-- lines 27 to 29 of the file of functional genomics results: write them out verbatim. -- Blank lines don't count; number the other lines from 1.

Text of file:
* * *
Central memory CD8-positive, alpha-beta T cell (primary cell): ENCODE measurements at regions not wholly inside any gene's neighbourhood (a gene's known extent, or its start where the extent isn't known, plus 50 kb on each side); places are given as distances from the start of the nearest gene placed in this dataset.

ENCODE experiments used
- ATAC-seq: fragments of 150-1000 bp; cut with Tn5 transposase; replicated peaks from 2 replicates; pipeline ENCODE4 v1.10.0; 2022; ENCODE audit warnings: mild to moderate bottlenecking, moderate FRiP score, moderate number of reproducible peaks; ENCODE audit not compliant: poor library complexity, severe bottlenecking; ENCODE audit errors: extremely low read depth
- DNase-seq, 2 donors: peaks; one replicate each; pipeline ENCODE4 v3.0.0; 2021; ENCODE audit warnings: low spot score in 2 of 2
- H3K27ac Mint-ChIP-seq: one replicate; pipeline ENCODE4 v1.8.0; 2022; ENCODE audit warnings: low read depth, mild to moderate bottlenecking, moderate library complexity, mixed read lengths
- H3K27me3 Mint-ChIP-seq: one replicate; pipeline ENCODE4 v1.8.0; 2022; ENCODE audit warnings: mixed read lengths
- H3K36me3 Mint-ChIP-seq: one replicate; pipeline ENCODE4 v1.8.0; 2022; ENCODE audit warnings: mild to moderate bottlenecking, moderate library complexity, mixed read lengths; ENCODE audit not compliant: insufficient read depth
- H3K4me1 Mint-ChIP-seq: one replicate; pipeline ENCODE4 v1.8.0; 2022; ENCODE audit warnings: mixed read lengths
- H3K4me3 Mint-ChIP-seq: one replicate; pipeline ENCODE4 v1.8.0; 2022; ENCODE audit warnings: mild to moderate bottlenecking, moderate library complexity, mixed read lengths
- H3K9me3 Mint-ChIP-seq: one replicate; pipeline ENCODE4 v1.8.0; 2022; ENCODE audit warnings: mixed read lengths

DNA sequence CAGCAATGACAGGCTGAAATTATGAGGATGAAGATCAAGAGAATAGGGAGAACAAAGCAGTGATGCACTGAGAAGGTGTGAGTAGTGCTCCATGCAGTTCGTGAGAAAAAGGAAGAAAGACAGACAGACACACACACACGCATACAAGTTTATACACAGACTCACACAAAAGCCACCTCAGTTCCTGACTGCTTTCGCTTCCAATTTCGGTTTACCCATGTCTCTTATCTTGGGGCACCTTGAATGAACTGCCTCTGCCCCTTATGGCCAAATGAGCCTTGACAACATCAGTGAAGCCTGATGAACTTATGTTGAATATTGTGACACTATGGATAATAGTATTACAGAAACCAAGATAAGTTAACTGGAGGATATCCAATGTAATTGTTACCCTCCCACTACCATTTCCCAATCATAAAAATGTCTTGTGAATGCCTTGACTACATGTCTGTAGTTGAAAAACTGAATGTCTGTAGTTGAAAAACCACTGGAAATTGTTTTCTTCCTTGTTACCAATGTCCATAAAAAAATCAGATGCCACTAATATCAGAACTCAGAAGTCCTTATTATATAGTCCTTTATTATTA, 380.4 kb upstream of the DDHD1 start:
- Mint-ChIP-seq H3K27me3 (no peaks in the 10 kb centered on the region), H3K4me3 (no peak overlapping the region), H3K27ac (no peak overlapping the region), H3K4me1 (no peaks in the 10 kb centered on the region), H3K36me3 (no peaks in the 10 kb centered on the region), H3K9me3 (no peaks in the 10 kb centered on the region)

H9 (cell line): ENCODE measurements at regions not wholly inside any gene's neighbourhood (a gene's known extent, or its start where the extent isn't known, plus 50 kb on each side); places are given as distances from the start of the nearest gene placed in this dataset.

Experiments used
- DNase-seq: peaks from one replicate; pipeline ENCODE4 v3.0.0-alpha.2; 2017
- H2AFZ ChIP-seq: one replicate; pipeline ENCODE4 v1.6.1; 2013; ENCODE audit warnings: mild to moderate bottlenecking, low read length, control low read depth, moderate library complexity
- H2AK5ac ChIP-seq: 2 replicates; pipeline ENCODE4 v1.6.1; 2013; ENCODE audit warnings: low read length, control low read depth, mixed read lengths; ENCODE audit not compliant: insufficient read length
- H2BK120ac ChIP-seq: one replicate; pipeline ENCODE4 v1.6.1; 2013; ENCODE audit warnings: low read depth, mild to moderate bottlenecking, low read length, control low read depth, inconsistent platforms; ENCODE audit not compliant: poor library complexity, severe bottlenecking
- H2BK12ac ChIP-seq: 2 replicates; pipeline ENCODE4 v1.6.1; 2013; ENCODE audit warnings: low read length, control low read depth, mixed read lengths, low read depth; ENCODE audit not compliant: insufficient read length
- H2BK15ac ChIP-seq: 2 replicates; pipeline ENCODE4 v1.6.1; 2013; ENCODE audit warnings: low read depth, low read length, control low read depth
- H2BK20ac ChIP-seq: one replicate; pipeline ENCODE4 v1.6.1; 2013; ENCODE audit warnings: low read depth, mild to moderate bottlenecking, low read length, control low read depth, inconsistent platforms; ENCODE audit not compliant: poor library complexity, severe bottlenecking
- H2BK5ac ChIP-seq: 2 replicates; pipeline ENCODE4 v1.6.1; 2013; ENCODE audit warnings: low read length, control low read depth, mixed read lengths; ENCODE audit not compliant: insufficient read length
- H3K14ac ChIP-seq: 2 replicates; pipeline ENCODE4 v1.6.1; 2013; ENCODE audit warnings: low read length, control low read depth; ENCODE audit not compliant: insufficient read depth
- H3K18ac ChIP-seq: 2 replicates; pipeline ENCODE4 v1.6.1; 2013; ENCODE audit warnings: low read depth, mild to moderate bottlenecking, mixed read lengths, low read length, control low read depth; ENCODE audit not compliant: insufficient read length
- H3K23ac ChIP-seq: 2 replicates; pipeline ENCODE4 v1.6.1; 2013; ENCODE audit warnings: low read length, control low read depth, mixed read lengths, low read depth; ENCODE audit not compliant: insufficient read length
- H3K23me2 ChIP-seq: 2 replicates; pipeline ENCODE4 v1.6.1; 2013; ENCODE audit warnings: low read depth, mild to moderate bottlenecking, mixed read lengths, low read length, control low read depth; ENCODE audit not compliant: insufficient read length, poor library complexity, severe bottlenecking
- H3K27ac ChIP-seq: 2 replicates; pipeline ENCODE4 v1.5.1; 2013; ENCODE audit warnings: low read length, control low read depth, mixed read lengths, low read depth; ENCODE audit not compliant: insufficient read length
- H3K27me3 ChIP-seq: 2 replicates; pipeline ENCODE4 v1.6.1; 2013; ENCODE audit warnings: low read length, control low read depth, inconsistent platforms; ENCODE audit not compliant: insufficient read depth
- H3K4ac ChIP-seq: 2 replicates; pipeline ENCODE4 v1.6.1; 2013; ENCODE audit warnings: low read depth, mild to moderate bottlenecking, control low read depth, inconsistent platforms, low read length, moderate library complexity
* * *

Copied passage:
- H3K27ac ChIP-seq: 2 replicates; pipeline ENCODE4 v1.5.1; 2013; ENCODE audit warnings: low read length, control low read depth, mixed read lengths, low read depth; ENCODE audit not compliant: insufficient read length
- H3K27me3 ChIP-seq: 2 replicates; pipeline ENCODE4 v1.6.1; 2013; ENCODE audit warnings: low read length, control low read depth, inconsistent platforms; ENCODE audit not compliant: insufficient read depth
- H3K4ac ChIP-seq: 2 replicates; pipeline ENCODE4 v1.6.1; 2013; ENCODE audit warnings: low read depth, mild to moderate bottlenecking, control low read depth, inconsistent platforms, low read length, moderate library complexity